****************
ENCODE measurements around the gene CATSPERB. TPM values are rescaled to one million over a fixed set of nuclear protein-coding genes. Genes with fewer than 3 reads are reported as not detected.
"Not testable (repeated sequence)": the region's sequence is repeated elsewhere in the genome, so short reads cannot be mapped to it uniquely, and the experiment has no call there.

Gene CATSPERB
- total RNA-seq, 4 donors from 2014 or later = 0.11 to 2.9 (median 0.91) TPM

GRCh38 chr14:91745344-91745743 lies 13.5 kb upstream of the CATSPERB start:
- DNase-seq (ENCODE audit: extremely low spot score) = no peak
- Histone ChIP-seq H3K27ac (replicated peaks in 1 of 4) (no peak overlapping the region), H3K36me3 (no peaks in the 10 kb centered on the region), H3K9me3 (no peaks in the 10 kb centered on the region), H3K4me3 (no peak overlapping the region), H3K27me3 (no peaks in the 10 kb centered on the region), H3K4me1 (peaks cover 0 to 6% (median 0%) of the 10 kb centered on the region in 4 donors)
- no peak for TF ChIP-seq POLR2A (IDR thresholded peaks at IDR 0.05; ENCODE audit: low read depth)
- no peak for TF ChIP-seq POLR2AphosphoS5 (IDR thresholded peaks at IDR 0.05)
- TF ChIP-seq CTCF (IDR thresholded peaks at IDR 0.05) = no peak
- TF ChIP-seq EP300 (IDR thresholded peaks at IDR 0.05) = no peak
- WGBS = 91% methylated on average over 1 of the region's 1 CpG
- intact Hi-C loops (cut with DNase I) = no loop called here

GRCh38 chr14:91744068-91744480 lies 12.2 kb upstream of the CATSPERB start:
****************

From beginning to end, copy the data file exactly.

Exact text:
ENCODE measurements around the gene CATSPERB. TPM values are rescaled to one million over a fixed set of nuclear protein-coding genes. Genes with fewer than 3 reads are reported as not detected.
"Not testable (repeated sequence)": the region's sequence is repeated elsewhere in the genome, so short reads cannot be mapped to it uniquely, and the experiment has no call there.

Gene CATSPERB
- total RNA-seq, 4 donors from 2014 or later = 0.11 to 2.9 (median 0.91) TPM

GRCh38 chr14:91745344-91745743 lies 13.5 kb upstream of the CATSPERB start:
- DNase-seq (ENCODE audit: extremely low spot score) = no peak
- Histone ChIP-seq H3K27ac (replicated peaks in 1 of 4) (no peak overlapping the region), H3K36me3 (no peaks in the 10 kb centered on the region), H3K9me3 (no peaks in the 10 kb centered on the region), H3K4me3 (no peak overlapping the region), H3K27me3 (no peaks in the 10 kb centered on the region), H3K4me1 (peaks cover 0 to 6% (median 0%) of the 10 kb centered on the region in 4 donors)
- no peak for TF ChIP-seq POLR2A (IDR thresholded peaks at IDR 0.05; ENCODE audit: low read depth)
- no peak for TF ChIP-seq POLR2AphosphoS5 (IDR thresholded peaks at IDR 0.05)
- TF ChIP-seq CTCF (IDR thresholded peaks at IDR 0.05) = no peak
- TF ChIP-seq EP300 (IDR thresholded peaks at IDR 0.05) = no peak
- WGBS = 91% methylated on average over 1 of the region's 1 CpG
- intact Hi-C loops (cut with DNase I) = no loop called here

GRCh38 chr14:91744068-91744480 lies 12.2 kb upstream of the CATSPERB start: